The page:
How Dancer-Turned-Filmmaker Ezra Hurwitz Makes Dance Go Viral
Ezra Hurwitz's dance trailers are tailor-made for going viral. His fast-moving shorts highlight not only the glamour of dance but also the grit, with a stylish Millennial sensibility.
The former Miami City Ballet corps member has been tapped by everyone from San Francisco Ballet to The Kennedy Center to Broadway's Chicago. He's also done commercials for non-dance companies like WeWork and Opening Ceremony, and collaborated on a music video for The National with Justin Peck. But no matter who's in front of the camera, his dancer's eye is always behind it.
He recently spoke to Dance Magazine about his unique creative process.
He Starts Each Project By Asking, Why Is This On Film?
"When I'm filming dance, the question for me is always, How can video add a new dimension to this dance as opposed to just holding a lens up to it?"
Storytelling is Key For Grabbing Viewers
"In concert dance, we're used to the luxury of viewers already being in seats and engaged. But when you're putting video on the internet, the attention span is very different. You have to find ways to keep engaging the viewer."
"Even if it's 30 seconds long, I'm always trying to figure out what the narrative hook is. Everyone likes to invest in a story, even subconsciously.
"With my upbringing at the School of American Ballet, and my fluency with Balanchine and Robbins, I naturally take a sort of neoclassical approach to storytelling. It doesn't need to be a classic narrative to have a story."
"Because I'm so used to dance, as a filmmaker I can easily engage in physically driven narrative. I don't need dialogue."
He Does His Own Kind Of Choreography Behind The Camera
"I work with a choreographer on things like how a phrase should be framed, what vantage point would be most unpredictable, whether we want to accentuate the movement by moving the camera or is that actually going to take away from the excitement of the movement."
He Can Stretch A Budget Like A Dancer
"I put 99 percent of my budget into one or two days of production. Which means I can't lean on a ton of other resources. So for now it's me and Google figuring out effects like how to make it rain inside of a theater."
He Still Aspires To Be Peter Boal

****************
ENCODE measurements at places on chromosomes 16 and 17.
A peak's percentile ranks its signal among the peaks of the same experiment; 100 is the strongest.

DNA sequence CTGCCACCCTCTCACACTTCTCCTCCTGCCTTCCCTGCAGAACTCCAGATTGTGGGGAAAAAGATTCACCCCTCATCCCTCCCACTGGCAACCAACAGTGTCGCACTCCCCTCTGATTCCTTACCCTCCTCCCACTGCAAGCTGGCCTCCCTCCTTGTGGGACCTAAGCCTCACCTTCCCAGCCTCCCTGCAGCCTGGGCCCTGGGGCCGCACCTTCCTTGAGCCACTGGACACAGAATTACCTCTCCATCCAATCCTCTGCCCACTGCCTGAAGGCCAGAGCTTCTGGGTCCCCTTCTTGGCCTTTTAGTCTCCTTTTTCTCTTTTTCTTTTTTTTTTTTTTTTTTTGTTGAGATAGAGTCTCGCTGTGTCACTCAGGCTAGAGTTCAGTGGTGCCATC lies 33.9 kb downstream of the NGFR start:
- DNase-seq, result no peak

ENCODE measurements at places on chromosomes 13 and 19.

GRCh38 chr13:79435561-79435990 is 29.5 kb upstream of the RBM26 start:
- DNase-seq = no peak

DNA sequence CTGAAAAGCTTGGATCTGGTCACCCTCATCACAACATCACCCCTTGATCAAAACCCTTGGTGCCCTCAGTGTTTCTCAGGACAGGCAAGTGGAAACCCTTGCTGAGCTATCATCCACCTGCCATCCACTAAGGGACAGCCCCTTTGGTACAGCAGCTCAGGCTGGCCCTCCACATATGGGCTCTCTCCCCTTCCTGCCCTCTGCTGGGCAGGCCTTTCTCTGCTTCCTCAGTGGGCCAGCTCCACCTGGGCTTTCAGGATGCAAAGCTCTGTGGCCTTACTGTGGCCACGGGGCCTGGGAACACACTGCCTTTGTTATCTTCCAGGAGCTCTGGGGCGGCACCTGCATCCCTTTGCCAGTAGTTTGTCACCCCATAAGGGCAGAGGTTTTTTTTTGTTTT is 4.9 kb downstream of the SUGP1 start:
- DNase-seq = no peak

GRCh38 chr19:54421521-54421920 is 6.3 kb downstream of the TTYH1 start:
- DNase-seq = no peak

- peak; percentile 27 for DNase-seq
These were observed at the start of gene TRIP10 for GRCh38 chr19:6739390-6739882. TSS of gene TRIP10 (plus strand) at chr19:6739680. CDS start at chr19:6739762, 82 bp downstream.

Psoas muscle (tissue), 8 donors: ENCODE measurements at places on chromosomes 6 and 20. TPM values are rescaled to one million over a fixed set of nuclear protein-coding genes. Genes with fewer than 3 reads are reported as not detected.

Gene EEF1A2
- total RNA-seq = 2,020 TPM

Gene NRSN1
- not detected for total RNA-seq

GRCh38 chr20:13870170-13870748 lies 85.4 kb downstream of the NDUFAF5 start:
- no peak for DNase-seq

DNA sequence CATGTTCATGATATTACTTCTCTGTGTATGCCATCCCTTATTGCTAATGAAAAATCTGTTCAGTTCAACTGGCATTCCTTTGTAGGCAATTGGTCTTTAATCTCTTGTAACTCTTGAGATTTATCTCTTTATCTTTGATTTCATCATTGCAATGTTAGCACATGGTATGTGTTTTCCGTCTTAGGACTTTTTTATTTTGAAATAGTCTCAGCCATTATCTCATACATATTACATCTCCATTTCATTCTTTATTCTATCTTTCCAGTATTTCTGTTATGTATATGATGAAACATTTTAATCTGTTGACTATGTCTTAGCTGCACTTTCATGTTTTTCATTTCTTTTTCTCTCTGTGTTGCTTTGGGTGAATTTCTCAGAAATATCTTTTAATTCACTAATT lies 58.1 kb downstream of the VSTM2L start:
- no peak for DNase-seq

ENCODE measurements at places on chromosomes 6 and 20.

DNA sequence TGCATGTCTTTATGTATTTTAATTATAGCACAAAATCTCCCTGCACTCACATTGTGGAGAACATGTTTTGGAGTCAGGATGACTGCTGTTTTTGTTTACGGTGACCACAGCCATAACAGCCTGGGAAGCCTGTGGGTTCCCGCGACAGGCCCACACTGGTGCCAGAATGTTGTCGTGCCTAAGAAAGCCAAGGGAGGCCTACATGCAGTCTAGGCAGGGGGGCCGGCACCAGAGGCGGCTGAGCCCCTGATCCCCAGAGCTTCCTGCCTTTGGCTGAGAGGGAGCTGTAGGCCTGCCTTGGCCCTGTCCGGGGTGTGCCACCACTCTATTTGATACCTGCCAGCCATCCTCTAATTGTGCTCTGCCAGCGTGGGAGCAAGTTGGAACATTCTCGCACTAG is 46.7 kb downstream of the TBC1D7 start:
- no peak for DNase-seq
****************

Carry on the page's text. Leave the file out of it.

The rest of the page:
"All my work—whether dance or non-dance content—feels fluid in a way. I was like that as a dancer, too. I always tried to be Peter Boal."
Being a Dancer Can Be Handy—And a Handicap
"My familiarity with dance allows me to make sure the content is enjoyed both by laymen who might not know if the positions are right and the dancers who'll cringe if they're not. But like any perfectionist, sometimes that's too narrow a perspective to have; technique is not always as important as you think it is."
So, What's Next?
"I have a twofold dream: I want to do a feature film, but first, a Target commercial."
Alicia has died. I walked around my apartment feeling her spirit, but knowing something had changed utterly.
My father, the late conductor Benjamin Steinberg, was the first music director of the Ballet de Cuba, as it was called then. I grew up in Vedado on la Calle 1ra y doce in a building called Vista al Mar. My family lived there from 1959 to 1963. My days were filled with watching Alicia teach class, rehearse and dance. She was everything: hilarious, serious, dramatic, passionate and elegiac. You lost yourself and found yourself when you loved her.
"The show must go on" may be a platitude we use to get through everything from costume malfunctions to stormy moods. But when it came to overcoming a literal hurricane, Houston Ballet was buoyed by this mantra to go from devastated to dancing in a matter of weeks—with the help of Harlequin Floors, Houston Ballet's longstanding partner who sprang into action to build new floors in record time.
It's Nutcracker time again: the season of sweet delights and a sparkling good time—if we're able to ignore the sour taste left behind by the outdated racial stereotypes so often portrayed in the second act.
In 2017, as a result of a growing list of letters from audience members, to New York City Ballet's ballet master in chief Peter Martins reached out to us asking for assistance on how to modify the elements of Chinese caricature in George Balanchine's The Nutcracker. Following that conversation, we founded the Final Bow for Yellowface pledge that states, "I love ballet as an art form, and acknowledge that to achieve a diversity amongst our artists, audiences, donors, students, volunteers, and staff, I am committed to eliminating outdated and offensive stereotypes of Asians (Yellowface) on our stages."
An audience member once emailed Dallas choreographer Joshua L. Peugh, claiming his work was vulgar. It complained that he shouldn't be pushing his agenda. As the artistic director of Dark Circles Contemporary Dance, Peugh's recent choreography largely deals with LGBTQ issues.
"I got angry when I saw that email, wrote my angry response, deleted it, and then went back and explained to him that that's exactly why I should be making those works," says Peugh.
With the current political climate as polarized as it is, many artists today feel compelled to use their work to speak out on issues they care deeply about. But touring with a message is not for the faint of heart. From considerations about how to market the work to concerns about safety, touring to cities where, in general, that message may not be so welcome, requires companies to figure out how they'll respond to opposition.